Pilot pay-by-mile road usage charge to begin in Washington in January

The Washington State Transportation Commission plans to start a pilot project for a pay-by-mile road usage charge on Jan. 2. The commission is looking for volunteers for the yearlong project.

It will test the idea of a replacement for the gas tax, which is becoming a less reliable way to pay for roads as cars become more fuel-efficient. 

"We're looking at it largely because we have a looming revenue problem in the future," said Reema Griffith, the transportation commission's executive director.

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Griffith said 2,700 people have signed up for the pilot project so far.

"We're hoping to get around 6,000 people to sign up, so 2,000 can be selected that will really represent the diversity of Washington state," Griffith said.

For the test, volunteers will simulate paying 2.4 cents per mile, the equivalent of the gas tax for a 20 mpg car.

Washington's gas tax is 49.4 cents per gallon.

The options for reporting mileage in the pilot project range from a GPS device that charges drivers only when they're on public roads to an odometer reading with no GPS tracking.

New research done for the state shows a majority of people in Washington oppose a road usage charge.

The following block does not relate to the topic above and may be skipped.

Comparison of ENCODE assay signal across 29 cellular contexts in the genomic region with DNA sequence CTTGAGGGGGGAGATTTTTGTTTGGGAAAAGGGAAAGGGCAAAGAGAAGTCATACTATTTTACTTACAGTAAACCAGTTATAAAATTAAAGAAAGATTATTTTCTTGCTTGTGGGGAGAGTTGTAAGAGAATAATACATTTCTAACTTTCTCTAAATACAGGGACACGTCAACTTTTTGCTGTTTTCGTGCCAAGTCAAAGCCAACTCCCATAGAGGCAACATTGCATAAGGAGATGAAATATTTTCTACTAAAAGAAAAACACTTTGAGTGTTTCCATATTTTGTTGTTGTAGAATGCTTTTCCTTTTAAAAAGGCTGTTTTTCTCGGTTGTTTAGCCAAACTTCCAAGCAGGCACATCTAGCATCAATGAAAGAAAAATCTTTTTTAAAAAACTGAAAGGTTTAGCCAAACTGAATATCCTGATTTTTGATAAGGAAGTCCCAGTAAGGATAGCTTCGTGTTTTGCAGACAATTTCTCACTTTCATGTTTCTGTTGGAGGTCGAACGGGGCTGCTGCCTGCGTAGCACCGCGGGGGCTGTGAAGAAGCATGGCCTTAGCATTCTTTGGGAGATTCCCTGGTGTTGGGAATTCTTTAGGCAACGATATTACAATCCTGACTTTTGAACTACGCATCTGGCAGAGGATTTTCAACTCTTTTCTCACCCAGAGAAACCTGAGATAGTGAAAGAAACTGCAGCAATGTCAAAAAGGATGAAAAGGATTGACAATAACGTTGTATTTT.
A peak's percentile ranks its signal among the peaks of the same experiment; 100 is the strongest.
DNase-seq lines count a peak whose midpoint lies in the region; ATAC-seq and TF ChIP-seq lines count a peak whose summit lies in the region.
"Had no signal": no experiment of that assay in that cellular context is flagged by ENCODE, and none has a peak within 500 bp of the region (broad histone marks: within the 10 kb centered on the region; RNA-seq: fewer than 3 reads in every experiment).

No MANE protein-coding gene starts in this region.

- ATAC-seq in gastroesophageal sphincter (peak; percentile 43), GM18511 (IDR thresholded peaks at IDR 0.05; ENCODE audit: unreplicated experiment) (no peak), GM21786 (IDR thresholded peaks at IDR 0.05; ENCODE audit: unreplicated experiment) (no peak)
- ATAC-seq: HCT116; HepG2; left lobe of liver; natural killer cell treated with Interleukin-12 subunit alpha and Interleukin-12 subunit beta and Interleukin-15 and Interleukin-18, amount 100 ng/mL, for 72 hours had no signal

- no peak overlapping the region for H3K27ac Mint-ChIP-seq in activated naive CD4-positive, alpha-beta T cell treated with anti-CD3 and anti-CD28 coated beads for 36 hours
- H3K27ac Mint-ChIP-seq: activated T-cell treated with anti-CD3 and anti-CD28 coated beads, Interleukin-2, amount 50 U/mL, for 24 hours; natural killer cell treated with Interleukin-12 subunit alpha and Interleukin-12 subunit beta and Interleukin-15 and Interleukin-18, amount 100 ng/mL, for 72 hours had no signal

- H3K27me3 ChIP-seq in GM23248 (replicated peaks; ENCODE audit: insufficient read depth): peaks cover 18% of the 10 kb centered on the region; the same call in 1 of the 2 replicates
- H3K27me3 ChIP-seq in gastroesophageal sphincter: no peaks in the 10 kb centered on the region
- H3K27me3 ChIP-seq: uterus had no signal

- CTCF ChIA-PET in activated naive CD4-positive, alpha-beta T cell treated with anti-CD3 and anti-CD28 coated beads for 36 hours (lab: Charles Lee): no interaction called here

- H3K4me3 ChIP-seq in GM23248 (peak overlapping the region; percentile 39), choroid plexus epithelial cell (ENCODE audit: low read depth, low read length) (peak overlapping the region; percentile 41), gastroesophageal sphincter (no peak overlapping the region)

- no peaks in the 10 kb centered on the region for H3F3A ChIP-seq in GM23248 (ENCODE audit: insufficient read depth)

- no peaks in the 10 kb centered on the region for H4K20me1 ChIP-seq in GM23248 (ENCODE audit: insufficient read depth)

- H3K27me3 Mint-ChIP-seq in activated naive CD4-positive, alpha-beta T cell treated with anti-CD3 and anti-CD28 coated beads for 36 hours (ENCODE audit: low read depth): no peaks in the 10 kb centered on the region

Privacy was a big concern for people testifying Tuesday at the state transportation commission.

"We already feel like the boot is on our neck. Now we're tracking movement," said Raylene Scott, from the Libertarian Party of Kitsap County.

Olympia resident Richard Russell pointed to the recent Equifax breach and asked, "How secure is this data going to be? Is someone going to breach it and know who has gone where? This becomes kind of a Big Brother issue."

Griffith explained the reason for the option that includes GPS tracking.

"We want to know that you're in the state of Washington and that you're on a public road," Griffith said. "We don't really care where you go on a daily basis. We're going to collect total miles driven, and we're going to validate that you were in state and that's it."

Washington is working with Oregon, Idaho and British Columbia to test a road usage system near state lines.

The transportation commission will report back to the Legislature in 2020 about how the pilot project worked.

Lawmakers will then decide whether to pursue a road usage charge.